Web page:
Barry Bonds

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Barry Bonds : biography

July 24, 1964 –

2002 postseason

Bonds batted .322 with 8 home runs, 16 RBI, and 27 walks in the postseason en route to the 2002 World Series where the Giants eventually lost the series to the Anaheim Angels.

2003 season

In 2003, Bonds played in just 130 games. He hit 45 home runs in just 390 at-bats, along with a .341 batting average. He slugged .749, walked 148 times, and had an on-base average well over .500 (.529) for the third straight year. He also became the only member of the career 500 home run/500 stolen base club by stealing second base on June 23 off of pitcher Éric Gagné in the 11th inning of a tied ball game against the Los Angeles Dodgers (against whom Bonds had tallied his 500th home run). Bonds scored the game-winning run later that inning.

2004 season

In 2004, Bonds had perhaps his best season. He hit .362 en route to his second National League batting title, and broke his own record by walking 232 times. He slugged .812, which was fourth-highest of all time, and broke his on-base percentage record with a .609 average. Bonds passed Mays on the career home run list by hitting his 661st off of Ben Ford on April 13, He then hit his 700th off of Jake Peavy on September 17. Bonds hit 45 home runs in 373 at-bats, and struck out just 41 times, putting himself in elite company, as few major leaguers have ever had more home runs than strikeouts in a season. Bonds would win his fourth consecutive MVP award and his seventh overall. His seven MVP awards are four more than any other player in history. In addition, no other player from either league has been awarded the MVP four times in a row. (The MVP award was first given in 1931). On July 4, he tied and passed Rickey Henderson’s career bases on balls record with his 2190th and 2191st career walks.

As Bonds neared Aaron’s record, Aaron was called on for his opinion of Bonds. He clarified that he was a fan and admirer of Bonds and avoided the controversy regarding whether the record should be denoted with an asterisk due to Bonds’ alleged steroid usage. He felt recognition and respect for the award was something to be determined by the fans. As the steroid controversy received greater media attention during the offseason before the 2005 season, Aaron expressed some reservations about the statements Bonds made on the issue. Aaron expressed that he felt drug and steroid use to boost athletic performance was inappropriate. Aaron was frustrated that the media could not focus on events that occurred in the field of play and wished drugs or gambling allegations such as those associated with Pete Rose could be emphasized less. In 2007, Aaron felt the whole steroid use issue was very controversial and decided that he would not attend any possible record-breaking games. Aaron congratulated Bonds through the media when Bonds broke Aaron’s record.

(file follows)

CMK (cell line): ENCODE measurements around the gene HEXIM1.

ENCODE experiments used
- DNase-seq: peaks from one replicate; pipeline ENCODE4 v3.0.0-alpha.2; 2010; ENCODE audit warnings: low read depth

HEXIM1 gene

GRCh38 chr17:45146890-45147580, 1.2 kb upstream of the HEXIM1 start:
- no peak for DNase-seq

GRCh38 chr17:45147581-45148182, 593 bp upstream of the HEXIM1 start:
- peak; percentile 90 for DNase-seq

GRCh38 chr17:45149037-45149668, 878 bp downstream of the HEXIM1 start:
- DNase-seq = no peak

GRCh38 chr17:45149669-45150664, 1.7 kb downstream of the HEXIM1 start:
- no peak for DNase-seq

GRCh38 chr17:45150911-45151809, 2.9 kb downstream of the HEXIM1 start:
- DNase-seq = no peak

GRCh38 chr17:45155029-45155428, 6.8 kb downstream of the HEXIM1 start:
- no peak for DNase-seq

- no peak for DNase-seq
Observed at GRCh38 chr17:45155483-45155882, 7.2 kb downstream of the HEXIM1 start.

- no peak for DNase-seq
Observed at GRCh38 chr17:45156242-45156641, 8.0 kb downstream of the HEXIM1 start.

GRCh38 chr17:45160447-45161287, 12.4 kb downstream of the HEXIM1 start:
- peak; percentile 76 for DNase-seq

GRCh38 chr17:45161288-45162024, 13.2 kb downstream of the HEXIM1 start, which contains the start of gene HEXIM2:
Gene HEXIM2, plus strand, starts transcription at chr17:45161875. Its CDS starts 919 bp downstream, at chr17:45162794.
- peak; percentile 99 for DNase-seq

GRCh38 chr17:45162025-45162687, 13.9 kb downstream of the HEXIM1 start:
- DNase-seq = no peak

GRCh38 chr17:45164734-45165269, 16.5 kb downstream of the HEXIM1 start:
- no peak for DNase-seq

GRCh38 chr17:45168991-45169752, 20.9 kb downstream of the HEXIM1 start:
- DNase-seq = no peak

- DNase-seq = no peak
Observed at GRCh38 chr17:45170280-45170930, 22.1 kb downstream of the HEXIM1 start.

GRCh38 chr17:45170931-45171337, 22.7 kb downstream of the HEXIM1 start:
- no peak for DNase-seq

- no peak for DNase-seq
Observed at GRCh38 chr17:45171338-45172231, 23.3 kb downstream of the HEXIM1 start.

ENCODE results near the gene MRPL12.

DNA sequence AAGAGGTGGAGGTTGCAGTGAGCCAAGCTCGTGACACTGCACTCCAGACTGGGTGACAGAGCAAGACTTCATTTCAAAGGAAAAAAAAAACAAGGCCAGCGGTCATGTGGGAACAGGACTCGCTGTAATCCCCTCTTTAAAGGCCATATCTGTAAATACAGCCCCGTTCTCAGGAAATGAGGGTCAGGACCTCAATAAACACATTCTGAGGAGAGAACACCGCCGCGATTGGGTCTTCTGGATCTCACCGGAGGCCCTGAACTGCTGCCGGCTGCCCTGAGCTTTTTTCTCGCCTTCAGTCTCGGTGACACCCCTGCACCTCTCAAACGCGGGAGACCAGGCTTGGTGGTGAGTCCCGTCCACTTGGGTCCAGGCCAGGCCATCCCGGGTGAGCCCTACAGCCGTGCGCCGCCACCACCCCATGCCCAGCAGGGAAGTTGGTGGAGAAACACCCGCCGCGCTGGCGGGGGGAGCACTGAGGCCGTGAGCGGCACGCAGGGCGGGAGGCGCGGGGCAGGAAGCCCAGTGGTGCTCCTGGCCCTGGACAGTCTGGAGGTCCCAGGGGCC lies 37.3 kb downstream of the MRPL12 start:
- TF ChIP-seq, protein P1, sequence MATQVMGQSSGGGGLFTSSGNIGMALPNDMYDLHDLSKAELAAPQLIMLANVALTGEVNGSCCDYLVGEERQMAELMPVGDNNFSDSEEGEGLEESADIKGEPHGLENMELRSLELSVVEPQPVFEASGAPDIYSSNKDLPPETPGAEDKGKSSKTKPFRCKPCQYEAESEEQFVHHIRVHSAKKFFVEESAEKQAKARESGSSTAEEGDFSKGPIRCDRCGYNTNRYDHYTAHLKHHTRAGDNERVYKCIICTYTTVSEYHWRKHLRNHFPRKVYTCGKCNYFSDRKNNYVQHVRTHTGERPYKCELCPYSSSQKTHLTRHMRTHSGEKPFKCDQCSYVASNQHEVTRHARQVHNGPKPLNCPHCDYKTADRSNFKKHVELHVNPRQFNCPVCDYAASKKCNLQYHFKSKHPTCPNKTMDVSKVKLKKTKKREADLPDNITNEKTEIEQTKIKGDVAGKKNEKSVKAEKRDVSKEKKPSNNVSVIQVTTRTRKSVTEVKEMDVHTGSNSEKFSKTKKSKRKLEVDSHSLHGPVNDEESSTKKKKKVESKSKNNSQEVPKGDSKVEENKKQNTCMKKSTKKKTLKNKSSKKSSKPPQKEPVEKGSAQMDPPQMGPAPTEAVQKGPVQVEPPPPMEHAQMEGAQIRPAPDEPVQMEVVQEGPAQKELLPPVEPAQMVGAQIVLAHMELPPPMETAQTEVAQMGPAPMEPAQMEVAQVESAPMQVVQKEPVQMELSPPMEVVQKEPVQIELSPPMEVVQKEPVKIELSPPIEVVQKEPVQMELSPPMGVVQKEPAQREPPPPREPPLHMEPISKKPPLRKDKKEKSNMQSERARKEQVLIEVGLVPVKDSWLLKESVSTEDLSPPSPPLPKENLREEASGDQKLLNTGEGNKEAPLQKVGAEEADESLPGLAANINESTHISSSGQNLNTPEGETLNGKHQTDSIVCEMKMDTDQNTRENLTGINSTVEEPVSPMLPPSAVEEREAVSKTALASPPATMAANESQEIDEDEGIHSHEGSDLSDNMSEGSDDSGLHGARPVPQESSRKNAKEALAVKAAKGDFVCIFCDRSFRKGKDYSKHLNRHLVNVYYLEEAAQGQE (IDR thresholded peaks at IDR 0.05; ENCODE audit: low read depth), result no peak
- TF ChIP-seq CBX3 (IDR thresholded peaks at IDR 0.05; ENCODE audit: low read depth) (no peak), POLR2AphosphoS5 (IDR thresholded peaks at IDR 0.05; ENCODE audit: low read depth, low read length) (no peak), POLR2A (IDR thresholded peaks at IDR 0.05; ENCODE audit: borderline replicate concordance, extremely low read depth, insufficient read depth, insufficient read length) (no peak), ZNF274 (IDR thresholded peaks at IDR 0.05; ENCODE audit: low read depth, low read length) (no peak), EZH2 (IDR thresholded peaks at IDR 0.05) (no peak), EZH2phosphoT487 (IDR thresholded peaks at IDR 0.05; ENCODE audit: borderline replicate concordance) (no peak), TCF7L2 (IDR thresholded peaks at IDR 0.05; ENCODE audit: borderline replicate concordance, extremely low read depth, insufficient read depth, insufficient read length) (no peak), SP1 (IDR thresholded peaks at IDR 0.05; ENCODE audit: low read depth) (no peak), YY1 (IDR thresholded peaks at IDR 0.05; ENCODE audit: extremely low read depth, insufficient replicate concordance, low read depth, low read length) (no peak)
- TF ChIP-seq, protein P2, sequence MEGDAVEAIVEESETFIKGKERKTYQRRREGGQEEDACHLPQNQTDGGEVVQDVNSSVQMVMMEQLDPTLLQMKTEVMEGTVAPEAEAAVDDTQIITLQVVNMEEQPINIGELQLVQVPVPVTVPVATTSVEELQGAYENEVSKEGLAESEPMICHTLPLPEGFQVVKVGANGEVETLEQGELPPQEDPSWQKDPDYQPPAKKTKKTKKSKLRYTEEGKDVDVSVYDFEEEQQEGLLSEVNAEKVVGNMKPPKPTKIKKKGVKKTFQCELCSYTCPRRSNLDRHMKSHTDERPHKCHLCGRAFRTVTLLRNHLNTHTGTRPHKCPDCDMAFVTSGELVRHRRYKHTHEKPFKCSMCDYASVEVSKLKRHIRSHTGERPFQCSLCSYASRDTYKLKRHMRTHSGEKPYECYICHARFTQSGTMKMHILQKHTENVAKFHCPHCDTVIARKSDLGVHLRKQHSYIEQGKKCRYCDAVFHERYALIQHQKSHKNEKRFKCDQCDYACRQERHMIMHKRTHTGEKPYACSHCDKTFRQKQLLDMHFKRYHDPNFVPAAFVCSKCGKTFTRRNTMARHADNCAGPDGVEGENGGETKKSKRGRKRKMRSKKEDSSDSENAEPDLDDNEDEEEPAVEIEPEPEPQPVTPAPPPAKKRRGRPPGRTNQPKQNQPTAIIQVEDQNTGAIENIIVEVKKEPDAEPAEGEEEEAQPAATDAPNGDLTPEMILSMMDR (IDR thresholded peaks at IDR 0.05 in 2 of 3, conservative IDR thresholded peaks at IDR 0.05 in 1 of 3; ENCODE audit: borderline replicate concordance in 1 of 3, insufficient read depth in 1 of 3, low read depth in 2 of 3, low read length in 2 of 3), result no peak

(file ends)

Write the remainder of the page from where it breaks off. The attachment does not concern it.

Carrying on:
2005 season

Bonds’ salary for the 2005 season was $22 million, the second-highest salary in Major League Baseball (the Yankees’ Alex Rodriguez earned the highest, $25.2 million). Bonds endured a knee injury, multiple surgeries, and rehabilitation. He was activated on September 12 and started in left field. In his return against the San Diego Padres, he nearly hit a home run in his first at-bat. Bonds finished the night 1-for-4. Upon his return, Bonds resumed his high-caliber performance at the plate, hitting home runs in four consecutive games from September 18 to September 21 and finishing with five homers in only 14 games.

2006 season

In 2006, Bonds earned $20 million (not including bonuses), the fourth highest salary in baseball. Through the 2006 season he had earned approximately $172 million during his then 21-year career, making him baseball’s all-time highest paid player. Bonds hit under .200 for his first 10 games of the season and did not hit a home run until April 22. This 10-game stretch was his longest home run slump since the 1998 season. On May 7, Bonds drew within one home run of tying Babe Ruth for second place on the all time list, hitting his 713th career home run into the second level of Citizens Bank Park in Philadelphia, off pitcher Jon Lieber in a game in which the Giants lost to the Philadelphia Phillies. The towering home run—one of the longest in Citizens Bank Park’s two-season history, traveling an estimated 450 feet (140 m)—hit off the facade of the third deck in right field.